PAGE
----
When lawyers representing different clients in the same matter or in substantially related matters are closely related by blood or marriage, there can be a significant risk that the client's trust will be revealed and that the lawyer's family relationship will interfere with both loyalty and independence. Technically, lawyers can represent anyone, including members of their own families. However, depending on the state you're practicing in and the type of case you need to handle, the answer to this question may be buried under a mountain of small letters and gray areas. This is a particular topic for divorce and end-of-life issues, so it's important to do your homework before proceeding.
Can a lawyer advise friends, family, and your spouse? Attorneys can advise friends, family, spouses, and others with whom they are familiar. A lawyer is not in conflict of interest simply because he is representing a family member or friend. However, if the relationship is close and the matter is scathing, the lawyer may not be able to remain professional and objective, and in such cases, it is best for the lawyer not to act as a lawyer. Attorneys will occasionally advance the necessary expenses in a legal matter that the lawyer is handling for the client, but it is best to avoid this by having the client pay in advance for expenses they incur, such as expert opinion reports.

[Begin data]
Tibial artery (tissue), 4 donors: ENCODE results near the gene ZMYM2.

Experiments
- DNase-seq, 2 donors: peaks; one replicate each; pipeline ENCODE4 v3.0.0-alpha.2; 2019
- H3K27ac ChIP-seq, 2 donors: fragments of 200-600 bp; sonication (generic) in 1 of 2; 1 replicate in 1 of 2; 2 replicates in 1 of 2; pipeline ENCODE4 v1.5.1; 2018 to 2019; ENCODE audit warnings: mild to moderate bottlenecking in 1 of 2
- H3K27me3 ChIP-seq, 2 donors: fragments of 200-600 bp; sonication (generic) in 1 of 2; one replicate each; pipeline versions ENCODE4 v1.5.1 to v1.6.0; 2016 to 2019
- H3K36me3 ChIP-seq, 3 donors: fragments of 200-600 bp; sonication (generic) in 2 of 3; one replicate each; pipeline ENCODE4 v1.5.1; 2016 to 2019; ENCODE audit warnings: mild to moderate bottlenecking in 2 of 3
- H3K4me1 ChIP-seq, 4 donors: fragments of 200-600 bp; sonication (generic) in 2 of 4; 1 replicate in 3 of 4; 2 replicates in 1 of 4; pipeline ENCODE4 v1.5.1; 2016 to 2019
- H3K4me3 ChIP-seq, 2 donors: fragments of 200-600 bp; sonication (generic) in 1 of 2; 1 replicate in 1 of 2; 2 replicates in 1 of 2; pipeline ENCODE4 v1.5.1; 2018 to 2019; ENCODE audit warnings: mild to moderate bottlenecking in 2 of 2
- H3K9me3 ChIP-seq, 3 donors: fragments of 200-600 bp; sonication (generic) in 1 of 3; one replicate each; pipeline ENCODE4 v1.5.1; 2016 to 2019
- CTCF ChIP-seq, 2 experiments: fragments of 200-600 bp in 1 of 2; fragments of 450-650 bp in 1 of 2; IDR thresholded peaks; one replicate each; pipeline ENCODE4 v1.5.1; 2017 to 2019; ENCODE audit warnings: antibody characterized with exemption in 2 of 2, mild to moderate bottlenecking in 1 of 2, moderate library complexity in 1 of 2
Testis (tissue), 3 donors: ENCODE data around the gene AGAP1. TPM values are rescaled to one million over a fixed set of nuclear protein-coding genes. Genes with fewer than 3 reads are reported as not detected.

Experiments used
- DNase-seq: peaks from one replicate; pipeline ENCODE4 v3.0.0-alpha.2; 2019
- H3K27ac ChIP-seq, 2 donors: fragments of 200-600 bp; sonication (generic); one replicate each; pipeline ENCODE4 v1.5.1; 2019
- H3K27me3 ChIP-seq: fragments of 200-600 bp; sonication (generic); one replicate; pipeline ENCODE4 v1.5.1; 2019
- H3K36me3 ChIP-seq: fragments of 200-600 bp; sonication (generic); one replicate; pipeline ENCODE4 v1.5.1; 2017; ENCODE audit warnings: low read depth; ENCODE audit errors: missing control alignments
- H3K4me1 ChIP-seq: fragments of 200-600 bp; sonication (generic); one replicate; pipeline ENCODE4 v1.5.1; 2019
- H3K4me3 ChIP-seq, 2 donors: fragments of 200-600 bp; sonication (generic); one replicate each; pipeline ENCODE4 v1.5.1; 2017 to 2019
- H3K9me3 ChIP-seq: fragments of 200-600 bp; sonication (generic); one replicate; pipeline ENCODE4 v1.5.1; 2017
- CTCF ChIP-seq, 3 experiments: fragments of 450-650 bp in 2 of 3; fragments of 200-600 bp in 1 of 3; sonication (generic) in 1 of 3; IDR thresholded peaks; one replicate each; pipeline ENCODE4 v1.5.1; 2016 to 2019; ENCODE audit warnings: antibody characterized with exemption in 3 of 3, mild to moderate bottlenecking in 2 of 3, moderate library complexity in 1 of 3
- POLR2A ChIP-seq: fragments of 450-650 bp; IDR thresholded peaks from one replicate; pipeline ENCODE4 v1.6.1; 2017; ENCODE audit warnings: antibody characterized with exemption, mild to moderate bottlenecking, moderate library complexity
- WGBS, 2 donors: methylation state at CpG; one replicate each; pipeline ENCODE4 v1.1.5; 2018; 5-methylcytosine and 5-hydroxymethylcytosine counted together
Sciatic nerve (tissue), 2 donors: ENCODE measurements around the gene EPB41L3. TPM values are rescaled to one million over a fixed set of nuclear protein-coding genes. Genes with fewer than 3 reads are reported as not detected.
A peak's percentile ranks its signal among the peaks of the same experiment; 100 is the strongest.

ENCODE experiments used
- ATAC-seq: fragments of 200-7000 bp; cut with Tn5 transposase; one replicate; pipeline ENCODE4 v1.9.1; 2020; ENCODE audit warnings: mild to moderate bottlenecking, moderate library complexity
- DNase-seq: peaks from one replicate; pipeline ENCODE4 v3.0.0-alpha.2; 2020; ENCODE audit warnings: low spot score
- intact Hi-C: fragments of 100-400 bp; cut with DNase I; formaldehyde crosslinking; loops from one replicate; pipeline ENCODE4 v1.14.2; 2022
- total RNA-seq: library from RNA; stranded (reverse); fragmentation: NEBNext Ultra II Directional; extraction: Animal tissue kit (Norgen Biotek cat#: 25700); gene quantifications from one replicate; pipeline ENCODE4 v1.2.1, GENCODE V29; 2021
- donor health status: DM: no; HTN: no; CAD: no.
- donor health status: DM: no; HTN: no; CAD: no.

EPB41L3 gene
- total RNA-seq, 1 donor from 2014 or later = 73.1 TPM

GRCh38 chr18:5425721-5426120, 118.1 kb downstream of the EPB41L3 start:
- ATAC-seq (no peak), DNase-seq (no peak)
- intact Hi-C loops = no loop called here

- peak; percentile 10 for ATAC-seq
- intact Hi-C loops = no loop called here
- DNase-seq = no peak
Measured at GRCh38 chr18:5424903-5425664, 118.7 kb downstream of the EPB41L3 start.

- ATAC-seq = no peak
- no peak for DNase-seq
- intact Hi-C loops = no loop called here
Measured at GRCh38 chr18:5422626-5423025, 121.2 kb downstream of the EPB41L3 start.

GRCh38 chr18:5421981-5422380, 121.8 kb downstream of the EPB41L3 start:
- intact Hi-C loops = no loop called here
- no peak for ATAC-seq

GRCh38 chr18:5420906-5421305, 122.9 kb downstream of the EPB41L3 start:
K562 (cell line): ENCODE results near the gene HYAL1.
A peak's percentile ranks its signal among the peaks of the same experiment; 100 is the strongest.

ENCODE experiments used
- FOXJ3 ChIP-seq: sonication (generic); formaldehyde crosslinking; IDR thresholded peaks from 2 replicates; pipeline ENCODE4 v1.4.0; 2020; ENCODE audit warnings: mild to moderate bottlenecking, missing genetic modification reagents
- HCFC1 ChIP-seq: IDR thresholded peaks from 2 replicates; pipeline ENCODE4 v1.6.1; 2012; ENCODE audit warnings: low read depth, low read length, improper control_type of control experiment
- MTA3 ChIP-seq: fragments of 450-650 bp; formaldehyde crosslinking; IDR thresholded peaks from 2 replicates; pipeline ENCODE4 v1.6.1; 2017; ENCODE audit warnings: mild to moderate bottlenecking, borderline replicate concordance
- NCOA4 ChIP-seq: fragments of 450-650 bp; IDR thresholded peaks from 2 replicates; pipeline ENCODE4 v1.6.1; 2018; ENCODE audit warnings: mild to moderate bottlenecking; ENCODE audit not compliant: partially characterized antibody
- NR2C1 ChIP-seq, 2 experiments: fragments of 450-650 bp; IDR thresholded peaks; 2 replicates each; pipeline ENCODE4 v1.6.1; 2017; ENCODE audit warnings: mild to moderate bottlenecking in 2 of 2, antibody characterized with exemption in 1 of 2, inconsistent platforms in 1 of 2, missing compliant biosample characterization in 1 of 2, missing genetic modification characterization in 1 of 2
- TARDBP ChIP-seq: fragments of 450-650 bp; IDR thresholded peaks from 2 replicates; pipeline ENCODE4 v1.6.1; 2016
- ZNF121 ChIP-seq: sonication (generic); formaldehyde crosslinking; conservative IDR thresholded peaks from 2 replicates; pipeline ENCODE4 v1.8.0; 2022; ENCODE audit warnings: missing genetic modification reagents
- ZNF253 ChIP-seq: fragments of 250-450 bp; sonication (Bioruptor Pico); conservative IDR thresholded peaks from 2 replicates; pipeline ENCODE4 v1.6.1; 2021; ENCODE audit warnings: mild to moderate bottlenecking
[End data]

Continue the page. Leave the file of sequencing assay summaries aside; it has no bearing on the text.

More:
In other words, a lawyer should not borrow money from a client who is not in the business of lending money, and a lawyer should not lend money to the client. If the lawyer has an ongoing and regular relationship with a client, the lawyer should disclose the relationship, recommend that the most recent party obtain independent legal advice, and obtain the consent of all parties to the joint advance. That's why a lawyer should always think carefully before accepting any case involving a family member. If, after such disclosure, all parties are satisfied that the lawyer acts on their behalf, the lawyer must obtain their consent, preferably in writing, or record their consent in a separate letter for each of them.
The Code of Professional Conduct specifically states that debtor-creditor relationships between lawyers and clients should be avoided, as they have the potential to create a conflict of interest between lawyer and client. However, it is not inappropriate for the lawyer to act against a former client in a new, independent matter that is not related to any work that the lawyer has previously performed for that person. If you represent a family member who ends up losing their case, you may not be on good terms with the rest of the family for quite some time. All lawyers should consider potential emotional conflicts before committing to represent and when representing anyone with whom they have family or emotional ties.